- WAD 0. No pain complaints and no findings.
- WAD 1. Neck pain, tenderness and stiffness. No signs on examination.
- WAD 2A. Neck pain. Loss of neck range of movement. Abnormal muscle activity patterns. Neck very sensitive to movement and pressure.
- WAD 2B. As 2A plus psychological distress.
- WAD 2C. As 2B plus lowered awareness of neck position, increased sensitivity to cold, heat and movement. Potential changes in sweating, reactions to cold and heat. Symptoms of acute post-traumatic stress syndrome.
- WAD3. As 2C plus neurological signs – muscle weakness, loss or alteration of feeling and loss of or decrease in reflexes.
- WAD 4. Fracture or dislocation of the neck, which is outside the diagnosis of whiplash and requires immediate emergency medical attention.
What Causes Pain In Whiplash?
The initial pain of whiplash injury is likely from the acute injuries to the neck joints, discs, nerves and ligaments. However, whiplash pain can be very severe and long-lasting and this is hard to explain just from these tissue injuries.
The nervous system can amplify its reaction to incoming sensations, giving us much higher levels of pain than normal in certain circumstances. This occurs in many chronic musculoskeletal conditions but the results in whiplash are more complex and more severe.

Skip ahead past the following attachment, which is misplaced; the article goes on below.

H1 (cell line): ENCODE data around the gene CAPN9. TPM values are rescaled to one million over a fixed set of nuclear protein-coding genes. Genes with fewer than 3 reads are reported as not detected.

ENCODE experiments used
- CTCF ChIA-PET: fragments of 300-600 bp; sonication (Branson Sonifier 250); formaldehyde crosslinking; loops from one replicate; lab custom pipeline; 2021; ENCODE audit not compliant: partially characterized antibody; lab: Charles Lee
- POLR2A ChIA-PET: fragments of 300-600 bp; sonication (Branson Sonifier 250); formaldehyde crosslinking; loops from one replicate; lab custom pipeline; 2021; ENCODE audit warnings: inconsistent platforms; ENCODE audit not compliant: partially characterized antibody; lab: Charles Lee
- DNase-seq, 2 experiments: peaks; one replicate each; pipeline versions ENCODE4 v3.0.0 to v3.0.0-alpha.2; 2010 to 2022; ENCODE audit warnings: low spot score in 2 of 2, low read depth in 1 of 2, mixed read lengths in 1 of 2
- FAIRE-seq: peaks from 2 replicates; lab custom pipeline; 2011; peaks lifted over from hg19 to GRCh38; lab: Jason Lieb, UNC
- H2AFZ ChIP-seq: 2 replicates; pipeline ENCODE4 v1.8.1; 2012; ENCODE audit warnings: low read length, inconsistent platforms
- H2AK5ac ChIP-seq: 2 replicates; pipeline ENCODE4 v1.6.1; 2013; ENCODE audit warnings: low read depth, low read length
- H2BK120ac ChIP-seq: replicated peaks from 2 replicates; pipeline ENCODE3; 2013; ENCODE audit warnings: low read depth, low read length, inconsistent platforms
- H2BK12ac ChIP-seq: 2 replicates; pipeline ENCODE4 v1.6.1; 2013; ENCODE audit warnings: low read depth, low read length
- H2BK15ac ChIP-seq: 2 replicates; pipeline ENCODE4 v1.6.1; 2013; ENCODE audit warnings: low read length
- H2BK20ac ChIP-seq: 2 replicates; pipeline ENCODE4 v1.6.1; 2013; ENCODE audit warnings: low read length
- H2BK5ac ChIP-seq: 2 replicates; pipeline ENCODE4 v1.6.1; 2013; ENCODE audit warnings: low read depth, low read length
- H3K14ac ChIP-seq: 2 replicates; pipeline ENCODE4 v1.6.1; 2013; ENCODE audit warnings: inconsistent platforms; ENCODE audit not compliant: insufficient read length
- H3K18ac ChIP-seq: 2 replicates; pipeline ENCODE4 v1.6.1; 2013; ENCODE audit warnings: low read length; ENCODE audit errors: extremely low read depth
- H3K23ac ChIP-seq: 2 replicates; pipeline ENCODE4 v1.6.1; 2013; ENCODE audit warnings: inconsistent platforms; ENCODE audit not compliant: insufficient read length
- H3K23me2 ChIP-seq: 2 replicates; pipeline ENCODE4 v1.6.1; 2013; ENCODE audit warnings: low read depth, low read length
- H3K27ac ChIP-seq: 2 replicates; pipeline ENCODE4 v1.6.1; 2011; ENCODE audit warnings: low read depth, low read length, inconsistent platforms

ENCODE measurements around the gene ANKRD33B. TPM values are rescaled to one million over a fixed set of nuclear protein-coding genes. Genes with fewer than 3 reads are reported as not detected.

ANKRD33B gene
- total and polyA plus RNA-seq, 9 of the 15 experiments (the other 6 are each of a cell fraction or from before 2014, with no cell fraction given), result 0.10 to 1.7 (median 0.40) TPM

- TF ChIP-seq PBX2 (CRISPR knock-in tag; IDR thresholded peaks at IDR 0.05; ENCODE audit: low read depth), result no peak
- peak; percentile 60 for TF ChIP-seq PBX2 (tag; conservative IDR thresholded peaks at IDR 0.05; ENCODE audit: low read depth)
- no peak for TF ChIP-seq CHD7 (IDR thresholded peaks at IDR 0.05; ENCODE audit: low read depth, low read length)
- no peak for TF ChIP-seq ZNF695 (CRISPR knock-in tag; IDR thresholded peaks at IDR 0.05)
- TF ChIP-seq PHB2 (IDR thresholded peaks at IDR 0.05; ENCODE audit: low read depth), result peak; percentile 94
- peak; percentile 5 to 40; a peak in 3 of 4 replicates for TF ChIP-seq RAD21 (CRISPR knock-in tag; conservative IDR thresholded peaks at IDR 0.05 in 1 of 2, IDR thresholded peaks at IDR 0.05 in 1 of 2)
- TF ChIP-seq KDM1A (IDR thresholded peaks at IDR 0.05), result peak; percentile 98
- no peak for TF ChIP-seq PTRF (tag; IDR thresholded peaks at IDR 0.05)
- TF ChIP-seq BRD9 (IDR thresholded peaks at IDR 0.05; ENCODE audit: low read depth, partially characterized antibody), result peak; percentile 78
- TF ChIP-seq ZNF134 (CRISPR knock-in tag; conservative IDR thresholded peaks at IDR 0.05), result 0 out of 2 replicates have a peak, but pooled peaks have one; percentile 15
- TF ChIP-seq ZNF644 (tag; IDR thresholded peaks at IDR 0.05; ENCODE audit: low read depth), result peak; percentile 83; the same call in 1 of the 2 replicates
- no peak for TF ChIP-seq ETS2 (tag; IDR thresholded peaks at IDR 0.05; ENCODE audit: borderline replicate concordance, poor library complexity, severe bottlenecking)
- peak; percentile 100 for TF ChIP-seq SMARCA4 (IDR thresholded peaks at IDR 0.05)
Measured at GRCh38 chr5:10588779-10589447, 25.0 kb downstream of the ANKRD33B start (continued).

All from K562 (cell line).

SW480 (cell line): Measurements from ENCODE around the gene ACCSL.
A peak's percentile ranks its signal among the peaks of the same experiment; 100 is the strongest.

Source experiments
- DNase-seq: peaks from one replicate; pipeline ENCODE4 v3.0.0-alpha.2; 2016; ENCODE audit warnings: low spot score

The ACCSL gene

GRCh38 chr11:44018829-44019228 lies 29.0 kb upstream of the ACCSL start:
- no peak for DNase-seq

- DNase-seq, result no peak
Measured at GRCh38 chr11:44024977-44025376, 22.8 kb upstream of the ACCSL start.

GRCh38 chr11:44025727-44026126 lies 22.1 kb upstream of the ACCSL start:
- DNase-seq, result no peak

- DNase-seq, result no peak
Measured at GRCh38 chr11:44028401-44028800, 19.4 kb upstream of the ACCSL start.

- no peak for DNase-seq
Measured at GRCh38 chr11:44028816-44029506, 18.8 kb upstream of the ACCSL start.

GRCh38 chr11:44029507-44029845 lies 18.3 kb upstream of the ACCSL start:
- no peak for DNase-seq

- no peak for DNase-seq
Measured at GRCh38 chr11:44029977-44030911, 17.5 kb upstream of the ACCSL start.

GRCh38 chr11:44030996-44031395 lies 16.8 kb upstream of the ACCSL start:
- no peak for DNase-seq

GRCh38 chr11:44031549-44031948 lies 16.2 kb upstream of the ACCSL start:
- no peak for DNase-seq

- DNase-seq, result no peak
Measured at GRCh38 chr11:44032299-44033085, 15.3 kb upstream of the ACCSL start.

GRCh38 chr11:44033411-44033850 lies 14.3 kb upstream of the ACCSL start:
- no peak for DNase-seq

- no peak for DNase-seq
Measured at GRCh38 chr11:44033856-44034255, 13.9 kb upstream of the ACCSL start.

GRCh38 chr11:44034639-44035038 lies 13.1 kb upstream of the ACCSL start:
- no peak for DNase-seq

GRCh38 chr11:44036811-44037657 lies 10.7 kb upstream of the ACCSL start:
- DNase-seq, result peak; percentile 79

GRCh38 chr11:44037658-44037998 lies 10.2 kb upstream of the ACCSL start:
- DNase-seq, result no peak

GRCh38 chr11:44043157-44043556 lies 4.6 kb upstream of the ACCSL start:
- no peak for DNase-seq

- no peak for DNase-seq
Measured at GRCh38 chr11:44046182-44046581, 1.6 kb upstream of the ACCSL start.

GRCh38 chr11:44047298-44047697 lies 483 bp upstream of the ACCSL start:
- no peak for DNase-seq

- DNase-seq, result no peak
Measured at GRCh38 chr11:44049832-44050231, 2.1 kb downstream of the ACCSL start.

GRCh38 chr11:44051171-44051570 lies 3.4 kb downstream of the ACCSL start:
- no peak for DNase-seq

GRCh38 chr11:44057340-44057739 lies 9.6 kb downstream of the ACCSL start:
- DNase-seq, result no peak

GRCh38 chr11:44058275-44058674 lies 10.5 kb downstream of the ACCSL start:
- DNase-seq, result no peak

This condition is referred to as sensory hypersensitivity, an “over-reaction” by the nervous system to incoming stimuli. It is due to an increased excitation of the central nervous system, known as central hyper-excitability.
This makes it much easier for incoming messages about movement, pressure, vibration, cold and heat to be interpreted as pain. This process occurs very early after injury in more severe cases and can occur throughout the neck, arms and even in the lower body. This indicates a widespread disturbance of the way the central nervous system is working.
Whiplash Prognosis – How It’s Going To Go
Most people who suffer whiplash injury have:
- Mild to moderate pain
- Moderate loss of functional ability
- Increased sensitivity in the neck
- Low levels of psychological distress
- Some alteration of normal muscle function
This group of people either do well in recovering by two or three months or settle but continue with low levels of pain and loss of function.
However, around 25% to 30% of whiplash sufferers exhibit:
- More severe pain
- More severe functional loss of ability
- Widespread increased sensitivity
- Sympathetic nervous system changes – sweating, changes in blood supply and reactions to heat and cold